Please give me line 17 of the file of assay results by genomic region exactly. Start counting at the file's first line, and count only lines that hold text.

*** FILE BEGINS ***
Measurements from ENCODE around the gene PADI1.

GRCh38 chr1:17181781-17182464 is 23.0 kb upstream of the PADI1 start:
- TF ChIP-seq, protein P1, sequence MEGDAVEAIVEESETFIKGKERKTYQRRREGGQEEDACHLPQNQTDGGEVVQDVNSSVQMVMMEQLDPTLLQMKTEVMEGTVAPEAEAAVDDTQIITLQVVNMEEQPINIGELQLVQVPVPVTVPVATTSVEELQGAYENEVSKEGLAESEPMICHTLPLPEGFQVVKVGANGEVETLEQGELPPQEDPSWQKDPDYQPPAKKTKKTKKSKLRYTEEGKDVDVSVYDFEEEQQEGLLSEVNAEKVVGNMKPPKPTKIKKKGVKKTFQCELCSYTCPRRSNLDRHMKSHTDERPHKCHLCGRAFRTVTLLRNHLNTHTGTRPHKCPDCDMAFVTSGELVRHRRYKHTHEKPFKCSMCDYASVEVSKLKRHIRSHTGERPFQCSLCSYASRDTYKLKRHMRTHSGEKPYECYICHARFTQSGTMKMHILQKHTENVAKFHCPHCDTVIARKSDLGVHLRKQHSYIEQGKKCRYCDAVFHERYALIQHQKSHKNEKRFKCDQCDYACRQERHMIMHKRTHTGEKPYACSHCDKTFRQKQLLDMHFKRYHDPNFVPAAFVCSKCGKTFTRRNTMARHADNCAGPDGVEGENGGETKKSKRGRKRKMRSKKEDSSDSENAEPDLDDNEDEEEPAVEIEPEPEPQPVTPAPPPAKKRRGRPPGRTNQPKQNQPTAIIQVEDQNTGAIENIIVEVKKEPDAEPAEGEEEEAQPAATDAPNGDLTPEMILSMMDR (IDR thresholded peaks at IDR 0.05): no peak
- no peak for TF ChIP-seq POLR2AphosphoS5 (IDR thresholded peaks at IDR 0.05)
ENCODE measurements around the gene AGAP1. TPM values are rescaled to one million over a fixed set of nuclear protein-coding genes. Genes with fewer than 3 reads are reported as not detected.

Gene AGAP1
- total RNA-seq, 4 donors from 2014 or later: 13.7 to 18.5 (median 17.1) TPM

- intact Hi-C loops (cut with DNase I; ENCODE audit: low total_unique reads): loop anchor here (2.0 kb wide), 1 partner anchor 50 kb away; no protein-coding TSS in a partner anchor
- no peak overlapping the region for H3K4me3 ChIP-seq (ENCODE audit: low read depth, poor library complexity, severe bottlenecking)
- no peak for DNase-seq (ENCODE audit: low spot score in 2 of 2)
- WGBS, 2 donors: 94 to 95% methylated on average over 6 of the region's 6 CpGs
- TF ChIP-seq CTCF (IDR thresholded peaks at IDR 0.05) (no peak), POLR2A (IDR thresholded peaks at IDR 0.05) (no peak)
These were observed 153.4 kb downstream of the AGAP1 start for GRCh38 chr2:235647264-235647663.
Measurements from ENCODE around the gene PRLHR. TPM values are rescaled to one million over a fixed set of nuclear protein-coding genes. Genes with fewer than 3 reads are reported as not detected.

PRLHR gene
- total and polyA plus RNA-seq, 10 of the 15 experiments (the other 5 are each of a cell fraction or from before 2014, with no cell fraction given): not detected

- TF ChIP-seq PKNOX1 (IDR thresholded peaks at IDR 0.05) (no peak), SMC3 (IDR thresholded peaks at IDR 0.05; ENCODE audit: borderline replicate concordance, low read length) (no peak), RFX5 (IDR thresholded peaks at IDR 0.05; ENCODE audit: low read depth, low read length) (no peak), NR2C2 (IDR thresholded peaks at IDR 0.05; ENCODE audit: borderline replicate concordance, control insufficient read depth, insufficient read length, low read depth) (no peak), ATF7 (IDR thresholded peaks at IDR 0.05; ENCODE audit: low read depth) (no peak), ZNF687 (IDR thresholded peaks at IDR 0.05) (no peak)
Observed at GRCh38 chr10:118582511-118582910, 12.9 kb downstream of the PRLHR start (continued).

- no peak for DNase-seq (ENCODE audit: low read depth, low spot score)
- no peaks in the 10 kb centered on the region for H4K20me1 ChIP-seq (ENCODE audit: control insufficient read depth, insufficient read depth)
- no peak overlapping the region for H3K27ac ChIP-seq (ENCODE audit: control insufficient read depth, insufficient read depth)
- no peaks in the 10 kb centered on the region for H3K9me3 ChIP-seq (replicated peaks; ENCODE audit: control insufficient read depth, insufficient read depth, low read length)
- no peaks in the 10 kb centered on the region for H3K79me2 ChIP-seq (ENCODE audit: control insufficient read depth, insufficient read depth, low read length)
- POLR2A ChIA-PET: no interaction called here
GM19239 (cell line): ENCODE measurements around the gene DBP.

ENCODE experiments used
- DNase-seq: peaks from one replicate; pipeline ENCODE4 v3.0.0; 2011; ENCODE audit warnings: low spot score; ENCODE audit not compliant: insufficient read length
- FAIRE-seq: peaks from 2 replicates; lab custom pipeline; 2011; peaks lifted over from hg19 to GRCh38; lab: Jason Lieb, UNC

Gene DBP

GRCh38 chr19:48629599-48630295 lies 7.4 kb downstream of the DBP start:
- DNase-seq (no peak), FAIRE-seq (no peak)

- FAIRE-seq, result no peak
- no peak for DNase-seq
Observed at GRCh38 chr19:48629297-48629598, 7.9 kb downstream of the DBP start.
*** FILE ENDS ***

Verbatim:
- TF ChIP-seq PKNOX1 (IDR thresholded peaks at IDR 0.05) (no peak), SMC3 (IDR thresholded peaks at IDR 0.05; ENCODE audit: borderline replicate concordance, low read length) (no peak), RFX5 (IDR thresholded peaks at IDR 0.05; ENCODE audit: low read depth, low read length) (no peak), NR2C2 (IDR thresholded peaks at IDR 0.05; ENCODE audit: borderline replicate concordance, control insufficient read depth, insufficient read length, low read depth) (no peak), ATF7 (IDR thresholded peaks at IDR 0.05; ENCODE audit: low read depth) (no peak), ZNF687 (IDR thresholded peaks at IDR 0.05) (no peak)